Pa. begins effort to replace mercury thermometers

HARRISBURG (AP) -- Pennsylvania officials are asking residents to turn over their old mercury thermometers, saying there is a risk of contamination by having the silvery liquid around the house.
The state department of environmental protection has launched a program to collect as many mercury thermometers as possible statewide and replace them free with digital thermometers.
"There are several people I'm sure who aren't aware of how toxic their mercury thermometers are," DEP spokesman John Repetz said.
"Mercury is fun because it runs around when you try to pick it up, but there are health problems it can cause."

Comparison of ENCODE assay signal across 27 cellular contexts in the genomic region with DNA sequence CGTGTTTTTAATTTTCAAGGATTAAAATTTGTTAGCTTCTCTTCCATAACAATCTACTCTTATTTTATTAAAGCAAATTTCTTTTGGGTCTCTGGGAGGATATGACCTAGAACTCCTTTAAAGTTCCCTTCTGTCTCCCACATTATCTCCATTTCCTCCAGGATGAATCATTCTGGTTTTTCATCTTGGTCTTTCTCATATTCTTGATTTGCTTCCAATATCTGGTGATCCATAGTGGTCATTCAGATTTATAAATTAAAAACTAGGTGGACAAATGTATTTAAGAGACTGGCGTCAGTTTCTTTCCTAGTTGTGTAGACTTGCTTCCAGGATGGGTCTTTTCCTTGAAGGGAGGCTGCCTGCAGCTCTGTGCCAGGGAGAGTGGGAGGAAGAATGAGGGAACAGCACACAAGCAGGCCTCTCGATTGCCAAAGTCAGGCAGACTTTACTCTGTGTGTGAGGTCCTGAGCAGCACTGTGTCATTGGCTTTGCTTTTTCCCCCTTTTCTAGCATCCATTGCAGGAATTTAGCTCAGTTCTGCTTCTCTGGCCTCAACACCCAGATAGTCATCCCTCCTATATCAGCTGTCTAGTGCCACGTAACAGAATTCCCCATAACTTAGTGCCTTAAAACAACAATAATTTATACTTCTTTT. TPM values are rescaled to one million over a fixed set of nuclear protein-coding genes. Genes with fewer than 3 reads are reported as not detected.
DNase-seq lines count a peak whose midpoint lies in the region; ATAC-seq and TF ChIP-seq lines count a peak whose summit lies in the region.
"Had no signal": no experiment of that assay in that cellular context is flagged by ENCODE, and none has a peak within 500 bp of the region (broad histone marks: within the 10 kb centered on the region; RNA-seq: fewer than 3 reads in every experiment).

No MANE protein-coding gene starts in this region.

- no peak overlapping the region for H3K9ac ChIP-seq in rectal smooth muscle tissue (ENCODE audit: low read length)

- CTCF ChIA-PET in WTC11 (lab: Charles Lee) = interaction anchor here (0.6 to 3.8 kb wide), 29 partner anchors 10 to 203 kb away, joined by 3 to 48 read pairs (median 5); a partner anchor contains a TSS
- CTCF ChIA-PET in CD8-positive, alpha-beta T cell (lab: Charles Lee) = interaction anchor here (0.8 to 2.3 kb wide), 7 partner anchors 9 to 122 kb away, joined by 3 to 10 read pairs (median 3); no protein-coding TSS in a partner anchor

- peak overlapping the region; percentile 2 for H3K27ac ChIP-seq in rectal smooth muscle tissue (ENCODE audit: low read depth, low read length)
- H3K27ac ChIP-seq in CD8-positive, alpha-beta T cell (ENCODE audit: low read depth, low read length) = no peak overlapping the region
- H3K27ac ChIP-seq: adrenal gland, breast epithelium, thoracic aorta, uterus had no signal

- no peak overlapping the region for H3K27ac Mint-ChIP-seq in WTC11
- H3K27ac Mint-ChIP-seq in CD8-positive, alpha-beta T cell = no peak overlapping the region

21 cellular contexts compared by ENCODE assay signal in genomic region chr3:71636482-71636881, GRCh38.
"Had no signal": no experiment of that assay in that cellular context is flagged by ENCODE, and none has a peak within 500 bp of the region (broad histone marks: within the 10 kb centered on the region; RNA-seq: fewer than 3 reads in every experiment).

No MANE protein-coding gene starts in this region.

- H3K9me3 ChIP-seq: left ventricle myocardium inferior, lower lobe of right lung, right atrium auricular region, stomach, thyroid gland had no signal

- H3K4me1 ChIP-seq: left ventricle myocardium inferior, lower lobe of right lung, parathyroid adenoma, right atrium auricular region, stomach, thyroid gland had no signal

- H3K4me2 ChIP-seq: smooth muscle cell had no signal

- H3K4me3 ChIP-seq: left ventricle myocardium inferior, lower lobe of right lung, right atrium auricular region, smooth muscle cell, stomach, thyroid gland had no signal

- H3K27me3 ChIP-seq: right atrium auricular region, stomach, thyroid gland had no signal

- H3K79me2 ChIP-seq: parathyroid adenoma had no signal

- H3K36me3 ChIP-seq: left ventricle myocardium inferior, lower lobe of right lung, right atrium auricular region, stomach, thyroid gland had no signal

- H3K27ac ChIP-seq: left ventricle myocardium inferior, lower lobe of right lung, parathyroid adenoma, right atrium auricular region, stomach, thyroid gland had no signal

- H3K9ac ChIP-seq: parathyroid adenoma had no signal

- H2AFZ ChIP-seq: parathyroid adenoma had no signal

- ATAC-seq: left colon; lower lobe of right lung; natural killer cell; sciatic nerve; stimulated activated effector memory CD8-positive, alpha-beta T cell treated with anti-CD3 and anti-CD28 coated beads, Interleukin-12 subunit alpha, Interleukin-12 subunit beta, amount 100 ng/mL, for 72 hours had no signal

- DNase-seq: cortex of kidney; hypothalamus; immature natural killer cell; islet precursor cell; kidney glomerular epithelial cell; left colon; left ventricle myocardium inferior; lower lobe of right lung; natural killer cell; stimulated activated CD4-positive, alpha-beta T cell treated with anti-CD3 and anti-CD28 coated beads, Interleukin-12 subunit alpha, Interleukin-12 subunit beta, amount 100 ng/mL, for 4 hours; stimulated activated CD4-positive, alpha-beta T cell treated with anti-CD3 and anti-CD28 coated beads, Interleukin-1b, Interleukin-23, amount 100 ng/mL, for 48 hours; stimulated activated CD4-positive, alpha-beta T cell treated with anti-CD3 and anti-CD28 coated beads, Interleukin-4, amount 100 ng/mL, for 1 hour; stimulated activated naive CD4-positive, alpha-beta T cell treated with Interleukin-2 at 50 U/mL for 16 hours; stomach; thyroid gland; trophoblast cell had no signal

If mercury thermometers are broken, the vapors can be absorbed by the body.
In addition, burning and other inadequate disposal of the thermometers can release mercury into streams.
Long-term exposure can cause brain damage in children. Mercury-contaminated fish can cause fetal damage if eaten by pregnant women.
Once in the air, mercury can fall to the ground with rain and snow, landing on soil or in bodies of water, causing contamination.
Once present in water, mercury accumulates in the tissue of fish and other organisms and may reach the dinner table.
Many high schools already have stopped storing mercury in their chemistry labs.

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